Prager Metis, Former Auditor for FTX sued by the SEC

SEC accuses Prager Metis of violating auditor independence rules in connection with FTX, seeks penalties and restrictions.
Prager Metis, Former Auditor for FTX sued by the SEC
Prager Metis, Former Auditor for FTX sued by the SEC

The Securities and Exchange Commission (SEC) has filed a lawsuit accusing Prager Metis, the former auditing company for the defunct cryptocurrency exchange FTX, of breaking American auditor independence laws.

According to the SEC, the company allegedly helped its clients violate federal securities laws, including 62 businesses that are subject to SEC regulation. The SEC is pursuing a court order to stop the auditing firm from committing additional violations, as well as fines and the confiscation of any income made via these illegal operations.

According to a report from November, Prager Metis conducted an audit of FTX’s foreign branch and found that the unit had made $1 billion in revenue in 2021.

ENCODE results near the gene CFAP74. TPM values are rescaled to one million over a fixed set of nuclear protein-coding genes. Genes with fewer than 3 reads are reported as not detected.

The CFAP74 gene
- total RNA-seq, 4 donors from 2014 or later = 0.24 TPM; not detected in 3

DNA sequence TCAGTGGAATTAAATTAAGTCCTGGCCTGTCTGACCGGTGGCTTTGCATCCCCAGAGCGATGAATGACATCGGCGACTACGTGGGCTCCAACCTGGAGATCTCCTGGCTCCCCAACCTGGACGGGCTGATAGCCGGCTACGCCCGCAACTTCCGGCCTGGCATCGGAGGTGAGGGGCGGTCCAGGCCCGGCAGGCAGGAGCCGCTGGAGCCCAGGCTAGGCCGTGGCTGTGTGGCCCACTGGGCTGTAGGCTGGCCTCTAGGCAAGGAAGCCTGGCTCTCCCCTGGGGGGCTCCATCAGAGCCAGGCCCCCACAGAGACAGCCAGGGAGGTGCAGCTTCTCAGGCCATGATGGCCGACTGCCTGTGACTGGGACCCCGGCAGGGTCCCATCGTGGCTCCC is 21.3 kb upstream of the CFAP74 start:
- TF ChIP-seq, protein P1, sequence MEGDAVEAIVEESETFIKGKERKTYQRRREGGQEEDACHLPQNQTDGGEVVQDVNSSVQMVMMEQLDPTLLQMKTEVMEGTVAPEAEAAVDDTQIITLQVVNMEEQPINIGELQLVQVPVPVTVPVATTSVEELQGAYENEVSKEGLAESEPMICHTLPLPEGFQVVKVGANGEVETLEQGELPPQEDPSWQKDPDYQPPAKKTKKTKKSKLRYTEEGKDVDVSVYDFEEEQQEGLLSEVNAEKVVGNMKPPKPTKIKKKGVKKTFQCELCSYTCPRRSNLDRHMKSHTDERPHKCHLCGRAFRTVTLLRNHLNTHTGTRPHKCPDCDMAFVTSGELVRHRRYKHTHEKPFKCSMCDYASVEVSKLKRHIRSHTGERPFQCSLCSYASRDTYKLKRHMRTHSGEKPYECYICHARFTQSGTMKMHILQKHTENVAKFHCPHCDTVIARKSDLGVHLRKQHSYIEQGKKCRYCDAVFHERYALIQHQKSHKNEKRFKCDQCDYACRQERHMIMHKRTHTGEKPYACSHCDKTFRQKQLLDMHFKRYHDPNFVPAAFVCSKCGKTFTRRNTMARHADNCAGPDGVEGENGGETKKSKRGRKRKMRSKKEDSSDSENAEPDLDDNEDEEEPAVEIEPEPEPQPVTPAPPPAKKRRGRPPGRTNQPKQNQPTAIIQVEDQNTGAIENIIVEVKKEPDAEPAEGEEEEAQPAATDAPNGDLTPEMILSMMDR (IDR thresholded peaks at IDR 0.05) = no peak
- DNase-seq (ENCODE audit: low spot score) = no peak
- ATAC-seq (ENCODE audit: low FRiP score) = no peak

It’s interesting to note that FTX declared bankruptcy in the US on the same day, revealing a $7 billion shortfall on its financial records. FTX intended to have a presence in the Metaverse, it’s important to note.

The SEC’s complaint, however, focuses on the contracts that FTX had made with its multiple clients rather than Prager Metis’ relationship to FTX.

It was recently revealed that Prager Metis had broken the standards governing auditor independence in a filing to the U.S. District Court for the Southern District of Florida.

This breach happened because Prager Metis signed contracts with clauses that let customers release the company from all legal liabilities and costs resulting from its services, especially those related to willful misrepresentations made by management of a company.

Prager Metis was allegedly alerted of these irregularities as early as January 2019, according to the regulatory body.

In a press release, the SEC’s Miami regional office director, Eric I. Bustillo, stated that “auditor independence is critical to both protecting the integrity of financial reporting and promoting public trust.”

He continued, “As asserted in our complaint, Prager’s audits, reviews, and tests over a period of over three years fell short of these essential criteria. The need of auditor independence for investor protection is emphasized by our complaint.

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